The subject of Spam blockers came up the other day on one of the online networks I belong to. The moderator of the network made the statement that he hated Spam Arrest and other white list Spam blockers, and was seriously considering boycotting them and not communicating with anyone who uses them. His main problems were with blockers like Spam Arrest, because they require the sender to verify his or her email address to prove that the email is being sent by an actual person rather than being computer-generated email sent by spammers. The verification requires that the sender type 5-6 letters or numbers that are shown in a box on the screen; and the entire process takes about two minutes – max. Everyone is entitled to his or her own opinion, but personally, I don’t see the big deal. But maybe that’s because I’m one of the offenders who uses Spam Arrest as my Spam blocker. It started a fairly decent dialogue about the pros and cons (mostly cons) of using this type of software. I have to say that I was surprised at the intensity of the posts by those that were against it.
Up until about six months ago, I didn’t use a Spam blocker at all. I can handle the email from all of the different software companies trying to lure me to their sites to buy their “really, really cheap” software, and the occasional email sent out by Internet marketers. I can even handle the constant email from the mail-order pharmaceutical companies trying to cell me Viagra or Cialis – even though, as a woman, I have absolutely no use for it. What really started wearing me down, were the emails from Nigeria and other third world countries trying to pitch their sad, sad (fraudulent) stories, and promising to split the millions of dollars they just found in accounts left by their dead relatives or business partners in overseas bank accounts if I’ll let them use my bank account as a depository for the money, and all of the “phishing” mail purporting to be from various banks and PayPal requesting my account information so that they can update their files. In addition to the fact that I was getting more and more of this particular email every day, it was really a pain in the neck to spend so much time deleting the email, and also put me at greater risk for viruses and all of the other lovely computer crud that’s out there. Now that I use Spam Arrest, none of this email makes it to my inbox anymore. I’m amazed at how much junk the Spam blocker stops on a daily basis; some of which have viruses. Now the spammers have taken it even further, and there’s a rash of “German” Spam making the rounds. Spammers are even sending fake updates out now, saying they are from Plaxo, LinkedIn, and various other sites in their attempt to gain personal information.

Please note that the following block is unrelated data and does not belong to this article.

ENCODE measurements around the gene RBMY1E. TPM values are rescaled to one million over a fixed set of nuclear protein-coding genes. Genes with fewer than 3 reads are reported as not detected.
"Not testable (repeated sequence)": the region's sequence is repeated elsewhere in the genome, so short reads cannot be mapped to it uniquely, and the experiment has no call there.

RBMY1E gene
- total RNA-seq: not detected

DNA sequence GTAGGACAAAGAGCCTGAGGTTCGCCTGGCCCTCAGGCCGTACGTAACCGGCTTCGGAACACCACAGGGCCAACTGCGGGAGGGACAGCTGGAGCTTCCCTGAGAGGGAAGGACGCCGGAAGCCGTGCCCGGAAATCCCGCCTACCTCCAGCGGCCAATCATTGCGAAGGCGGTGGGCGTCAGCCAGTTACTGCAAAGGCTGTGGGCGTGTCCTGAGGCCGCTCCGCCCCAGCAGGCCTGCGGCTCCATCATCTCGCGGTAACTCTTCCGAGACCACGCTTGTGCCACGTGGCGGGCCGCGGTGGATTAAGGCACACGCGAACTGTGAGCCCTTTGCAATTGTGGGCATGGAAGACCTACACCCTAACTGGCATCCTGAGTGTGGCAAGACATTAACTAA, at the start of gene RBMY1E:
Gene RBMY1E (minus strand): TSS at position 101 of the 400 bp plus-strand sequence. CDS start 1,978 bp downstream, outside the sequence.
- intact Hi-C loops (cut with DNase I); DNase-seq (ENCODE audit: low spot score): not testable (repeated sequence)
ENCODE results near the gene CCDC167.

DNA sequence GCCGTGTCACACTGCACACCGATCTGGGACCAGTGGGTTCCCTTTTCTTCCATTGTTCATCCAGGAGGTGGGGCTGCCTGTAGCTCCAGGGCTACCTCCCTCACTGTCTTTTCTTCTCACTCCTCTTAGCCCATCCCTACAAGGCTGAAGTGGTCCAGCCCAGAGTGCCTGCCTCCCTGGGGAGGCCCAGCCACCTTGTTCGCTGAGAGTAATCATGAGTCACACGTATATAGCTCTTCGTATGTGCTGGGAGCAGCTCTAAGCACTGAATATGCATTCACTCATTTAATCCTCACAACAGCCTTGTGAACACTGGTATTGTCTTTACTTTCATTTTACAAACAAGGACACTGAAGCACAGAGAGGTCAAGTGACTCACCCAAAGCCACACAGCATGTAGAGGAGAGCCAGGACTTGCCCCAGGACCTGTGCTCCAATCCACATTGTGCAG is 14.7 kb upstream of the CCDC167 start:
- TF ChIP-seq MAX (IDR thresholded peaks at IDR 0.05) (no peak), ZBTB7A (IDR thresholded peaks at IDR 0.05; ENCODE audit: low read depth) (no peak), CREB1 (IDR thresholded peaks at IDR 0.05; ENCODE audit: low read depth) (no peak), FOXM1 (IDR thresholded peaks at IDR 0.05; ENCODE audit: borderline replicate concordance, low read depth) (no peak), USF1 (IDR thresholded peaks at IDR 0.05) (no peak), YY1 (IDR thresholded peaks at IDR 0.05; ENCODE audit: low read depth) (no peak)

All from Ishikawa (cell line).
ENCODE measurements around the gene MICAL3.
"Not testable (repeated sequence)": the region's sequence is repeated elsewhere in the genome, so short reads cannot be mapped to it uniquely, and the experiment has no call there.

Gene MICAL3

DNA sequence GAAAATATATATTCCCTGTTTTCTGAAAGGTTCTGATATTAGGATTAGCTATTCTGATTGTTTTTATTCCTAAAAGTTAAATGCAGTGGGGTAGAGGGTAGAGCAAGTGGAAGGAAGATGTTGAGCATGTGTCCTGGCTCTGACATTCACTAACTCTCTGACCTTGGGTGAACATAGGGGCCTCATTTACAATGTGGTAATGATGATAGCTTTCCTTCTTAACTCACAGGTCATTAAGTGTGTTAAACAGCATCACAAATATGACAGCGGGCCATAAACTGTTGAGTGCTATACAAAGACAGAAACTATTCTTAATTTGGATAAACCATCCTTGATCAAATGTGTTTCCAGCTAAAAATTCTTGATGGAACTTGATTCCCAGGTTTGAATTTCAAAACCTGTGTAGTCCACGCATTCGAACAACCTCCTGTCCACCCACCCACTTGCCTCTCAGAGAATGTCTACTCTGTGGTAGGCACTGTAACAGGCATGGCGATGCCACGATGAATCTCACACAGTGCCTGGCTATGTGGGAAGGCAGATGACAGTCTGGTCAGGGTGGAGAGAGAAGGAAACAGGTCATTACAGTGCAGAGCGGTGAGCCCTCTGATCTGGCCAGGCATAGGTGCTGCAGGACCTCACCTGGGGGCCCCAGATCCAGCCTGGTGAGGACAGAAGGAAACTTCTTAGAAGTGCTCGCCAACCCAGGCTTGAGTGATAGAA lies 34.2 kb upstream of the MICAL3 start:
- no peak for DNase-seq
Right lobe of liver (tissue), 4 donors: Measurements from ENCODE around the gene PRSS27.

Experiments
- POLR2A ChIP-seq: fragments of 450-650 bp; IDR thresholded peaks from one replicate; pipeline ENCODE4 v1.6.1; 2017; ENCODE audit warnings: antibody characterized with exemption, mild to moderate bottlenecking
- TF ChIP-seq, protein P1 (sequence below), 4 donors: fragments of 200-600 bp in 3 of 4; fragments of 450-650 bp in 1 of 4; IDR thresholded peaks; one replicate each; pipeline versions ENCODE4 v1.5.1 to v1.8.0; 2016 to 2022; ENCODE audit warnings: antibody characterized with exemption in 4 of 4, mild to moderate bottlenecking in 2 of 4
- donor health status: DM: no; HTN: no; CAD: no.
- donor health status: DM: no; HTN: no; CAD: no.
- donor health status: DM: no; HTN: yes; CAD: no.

Two alternate solutions to using software that requires email validation were Cloud Mark and Spam Assassin. I also did a search on the Internet and found this handy dandy site dedicated to the elimination of Spam: http://www.spam-site.com, which seemed to have several other options as well.
I guess my questions to you are these:
1) How do you handle Spam? Do you use a Spam blocker, or do you just hit the delete key when Spam hits your inbox?
2) If you do use a Spam blocker, which one do you use? And, what do you like about it?
3) How big a deal is it to you to have to take that extra small step to verify your email address when someone (like me) uses a Spam blocker that requires you to do so? Do you take it in stride, or do you vow to ban that person from your address book forever?
It really doesn’t matter to me one way or another which Spam blocker I use, as long as it stops Spam and isn’t driving off potential clients. I’m open to suggestions.
So what do you think about the subject? Or do you even care at all?
Latest posts by Terry Green (see all)
- Make it easy to share your newsletter on Social Media … - February 22, 2018
- 8 Video Marketing Strategies For A Successful 2018 - February 20, 2018
- Just How Effectively Are You Promoting Your Content? - February 19, 2018